Flock 1.0: The social web browserJanuary 10, 2008
After erasing my iBooks hard drive – which became quite overloaded since the last few projects – I was coping with the problem that Apple’s Safari 3 still being in the state of a public beta version, could not open every single webpage as most so called web designers still haven’t got rid of their blinkers yet.
Ebay is one of those websites on which logging on using the Safari web browser just wouldn’t work. Anyhow it’s really none of my business which platform people use to develop their website, it still seems quite disappointing for the world’s leading website in online auctions to have a website which cannot be accessed through the third largest web browser!
So I rushed myself to the Apple Downloads page and scrawled around for a nice alternative. I had used Camino before, which is a good and very fast browser for os-x but I somehow was attracted by a new browser named Flock.
People use the Web today in extremely different ways than they did a decade ago. However, web browsers – the application at the center of all that we do online – has not kept pace with these changes in online behavior. Flock, that calls itself the social web browser, was founded on the vision that the web browser can and should enable the richest user experience possible across information-gathering, sharing, communication, self-expression and interaction. Flock is built on Mozilla technology and has therefore the power to be some piece of reliable open-source software.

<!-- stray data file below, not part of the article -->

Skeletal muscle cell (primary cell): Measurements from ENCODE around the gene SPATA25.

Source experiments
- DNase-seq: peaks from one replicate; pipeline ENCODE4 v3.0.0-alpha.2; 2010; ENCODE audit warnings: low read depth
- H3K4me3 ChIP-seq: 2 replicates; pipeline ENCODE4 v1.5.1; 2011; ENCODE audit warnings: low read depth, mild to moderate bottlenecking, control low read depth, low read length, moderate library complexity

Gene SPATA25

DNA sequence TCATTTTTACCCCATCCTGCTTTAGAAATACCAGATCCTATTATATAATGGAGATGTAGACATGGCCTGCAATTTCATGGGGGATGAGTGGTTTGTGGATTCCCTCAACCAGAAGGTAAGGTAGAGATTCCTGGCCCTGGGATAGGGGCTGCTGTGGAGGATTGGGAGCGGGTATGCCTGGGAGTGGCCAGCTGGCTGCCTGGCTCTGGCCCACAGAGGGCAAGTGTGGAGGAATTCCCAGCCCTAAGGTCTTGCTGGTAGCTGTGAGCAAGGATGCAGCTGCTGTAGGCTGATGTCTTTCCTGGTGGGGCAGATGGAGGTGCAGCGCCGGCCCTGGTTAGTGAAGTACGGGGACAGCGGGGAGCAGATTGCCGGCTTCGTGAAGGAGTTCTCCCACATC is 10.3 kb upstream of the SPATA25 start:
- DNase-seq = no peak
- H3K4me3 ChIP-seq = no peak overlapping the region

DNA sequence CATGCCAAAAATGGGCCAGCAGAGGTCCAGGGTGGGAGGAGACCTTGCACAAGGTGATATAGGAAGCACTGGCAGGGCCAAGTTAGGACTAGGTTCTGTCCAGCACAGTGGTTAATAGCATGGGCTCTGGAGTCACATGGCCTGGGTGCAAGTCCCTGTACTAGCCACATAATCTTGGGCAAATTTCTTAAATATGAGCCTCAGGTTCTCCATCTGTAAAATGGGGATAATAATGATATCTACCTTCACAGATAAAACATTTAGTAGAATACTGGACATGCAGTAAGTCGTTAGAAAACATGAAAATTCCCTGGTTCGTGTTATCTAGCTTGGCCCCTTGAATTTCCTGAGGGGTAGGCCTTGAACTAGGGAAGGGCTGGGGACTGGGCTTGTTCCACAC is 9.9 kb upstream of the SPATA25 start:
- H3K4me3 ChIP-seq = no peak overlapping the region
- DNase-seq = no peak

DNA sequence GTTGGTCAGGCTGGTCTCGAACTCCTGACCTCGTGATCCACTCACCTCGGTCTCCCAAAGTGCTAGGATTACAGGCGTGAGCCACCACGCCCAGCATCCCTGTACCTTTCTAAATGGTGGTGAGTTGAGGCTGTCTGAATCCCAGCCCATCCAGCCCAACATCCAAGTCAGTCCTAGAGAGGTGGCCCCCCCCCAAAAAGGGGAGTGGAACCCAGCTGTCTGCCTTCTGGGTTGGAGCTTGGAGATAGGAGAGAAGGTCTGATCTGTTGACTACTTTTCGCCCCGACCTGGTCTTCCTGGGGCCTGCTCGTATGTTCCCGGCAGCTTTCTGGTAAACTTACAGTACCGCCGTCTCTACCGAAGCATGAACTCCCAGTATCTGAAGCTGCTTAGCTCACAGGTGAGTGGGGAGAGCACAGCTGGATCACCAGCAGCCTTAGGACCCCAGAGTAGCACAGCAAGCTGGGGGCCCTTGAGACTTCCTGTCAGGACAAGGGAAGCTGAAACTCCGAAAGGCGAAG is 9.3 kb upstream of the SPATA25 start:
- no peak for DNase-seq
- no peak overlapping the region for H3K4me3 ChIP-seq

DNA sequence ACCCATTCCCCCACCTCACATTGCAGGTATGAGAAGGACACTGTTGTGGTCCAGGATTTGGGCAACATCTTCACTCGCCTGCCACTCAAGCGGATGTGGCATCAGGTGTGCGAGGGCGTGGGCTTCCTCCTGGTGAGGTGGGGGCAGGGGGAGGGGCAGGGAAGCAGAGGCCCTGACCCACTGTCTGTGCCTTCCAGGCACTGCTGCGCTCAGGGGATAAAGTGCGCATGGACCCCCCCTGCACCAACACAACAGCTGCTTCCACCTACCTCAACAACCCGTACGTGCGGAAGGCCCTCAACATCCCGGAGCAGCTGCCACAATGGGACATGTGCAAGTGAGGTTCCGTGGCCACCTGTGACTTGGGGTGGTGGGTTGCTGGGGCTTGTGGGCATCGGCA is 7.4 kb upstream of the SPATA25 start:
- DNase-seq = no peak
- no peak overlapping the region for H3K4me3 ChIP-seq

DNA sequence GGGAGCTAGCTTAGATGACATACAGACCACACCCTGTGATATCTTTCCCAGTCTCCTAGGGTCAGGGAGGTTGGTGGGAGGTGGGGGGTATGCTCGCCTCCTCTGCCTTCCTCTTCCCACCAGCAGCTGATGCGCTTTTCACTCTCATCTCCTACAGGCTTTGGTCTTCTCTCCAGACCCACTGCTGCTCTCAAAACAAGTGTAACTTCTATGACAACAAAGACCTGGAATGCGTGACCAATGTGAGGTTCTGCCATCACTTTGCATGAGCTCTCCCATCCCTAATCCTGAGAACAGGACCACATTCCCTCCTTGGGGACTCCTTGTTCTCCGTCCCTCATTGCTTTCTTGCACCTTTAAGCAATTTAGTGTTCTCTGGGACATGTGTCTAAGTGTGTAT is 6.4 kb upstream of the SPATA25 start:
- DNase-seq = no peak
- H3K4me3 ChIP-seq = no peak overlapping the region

But why would anyone in the world start using a new and unknown web browser? Well, the funeral of Netscape earlier this month could be an argument to do so… But there’s a much smarter reason why. It has a powerful rss reader built-in which actually puts data from your favourite websites as well as your social networks right at the surface of your browsing interface.
Flock has some nifty side bars, top bars and tabs that flawlessly stream updates of your most precious entourage’s media, news and messages in networks such as Twitter, Facebook, YouTube or Flickr. The RSS feeds pane may not be that advanced as it is in dedicated news readers, but the fact that it’s right there where you expect it, right at the moment when you’re expecting it, is just.. wel.. just nice!
One can carry its del.ici.ous or ma.gnolia right into the browser interface without having to actually lose the time opening the website. Or you can directly preview Google Maps directions from your home to an address that figures on a website with one single mouse click.
Personally I got addicted to the People’s side bar which displays real time status updates and messages my contacts in Facebook wrote, or to the Media bar which streams the latest photographs of my favourite groups and contacts on Flickr, or which previews the media content of an open web page without actually having to browse trough it.
Flock may not be the best browser in the world, for those who are webwise socially engaged trough blogs and social networks, this is a decent and fun way to experience the web in 2.0 style!
Available for OS-X, Windows and Linux